Yet if you could travel back in time and ask Ottmar Mergenthaler about the “Simplex” Linotype he just built, he’d think you were crazy. He never built a machine called the “Simplex.” Neither did the Mergenthaler Linotype Company. Ever.
The name “Simplex” was a name used by the German Linotype firm (originally Mergenthaler Setzmaschinen-Fabrik GmbH) by 1901 for their post-1896 derivative version of the Model 1 Linotype that had been introduced in the US (as just “the Linotype”) in 1892. In the German-language literature of the 1920s and 1930s, when they started looking back on the early history of the Linotype *in Germany*, there were references to this German “Simplex” Linotype.
The problem occurred in 1954, when Linotype GmbH (Berlin) commissioned Willi Mengel to write a volume commemorating the centenary of Mergenthaler’s birth: Die Linotype: Erreichte das Ziel. Mengel made several simultaneous mistakes. He conflated several dates and machines (1889, when Mergenthaler filed the patent for the machines that followed the Blower; 1890, when a prototype of what became the Model 1 was exhibited; the machine shipped commercially in 1890, which was the Square Base). Then he called all of these the “Simplex” and illustrated it with a drawing of something like the machine introduced in 1892 which became the Model 1.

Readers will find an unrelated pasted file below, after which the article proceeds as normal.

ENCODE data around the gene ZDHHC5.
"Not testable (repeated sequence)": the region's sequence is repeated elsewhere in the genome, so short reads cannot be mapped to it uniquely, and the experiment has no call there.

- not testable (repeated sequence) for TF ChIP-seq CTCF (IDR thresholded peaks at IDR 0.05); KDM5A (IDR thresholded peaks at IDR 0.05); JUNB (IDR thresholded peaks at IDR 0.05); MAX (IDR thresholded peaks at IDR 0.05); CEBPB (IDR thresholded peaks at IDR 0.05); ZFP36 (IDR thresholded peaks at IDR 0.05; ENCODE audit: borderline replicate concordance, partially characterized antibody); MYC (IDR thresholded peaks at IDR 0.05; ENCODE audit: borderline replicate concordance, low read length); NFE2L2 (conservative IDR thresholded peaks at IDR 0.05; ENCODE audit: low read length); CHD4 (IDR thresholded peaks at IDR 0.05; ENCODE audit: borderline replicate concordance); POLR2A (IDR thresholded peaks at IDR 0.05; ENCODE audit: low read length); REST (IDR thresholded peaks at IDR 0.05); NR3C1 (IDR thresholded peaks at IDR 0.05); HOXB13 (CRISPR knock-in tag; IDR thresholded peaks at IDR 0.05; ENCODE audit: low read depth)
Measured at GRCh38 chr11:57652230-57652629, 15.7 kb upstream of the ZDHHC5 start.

By July 1954 the Mergenthaler Linotype Company (NY) had published an American edition in translation - a good translation which accurately repeated all of Mengel’s errors. By August 1954, the ITU had at its annual meeting passed a resolution as a Tribute to Ottmar Mergenthaler which identified the Simplex Linotype as his crowning achievement. It’s no wonder that Huss, Goble, et al. were confused, as by 1954 the Mergenthaler Linotype Company didn’t even remember its own history accurately.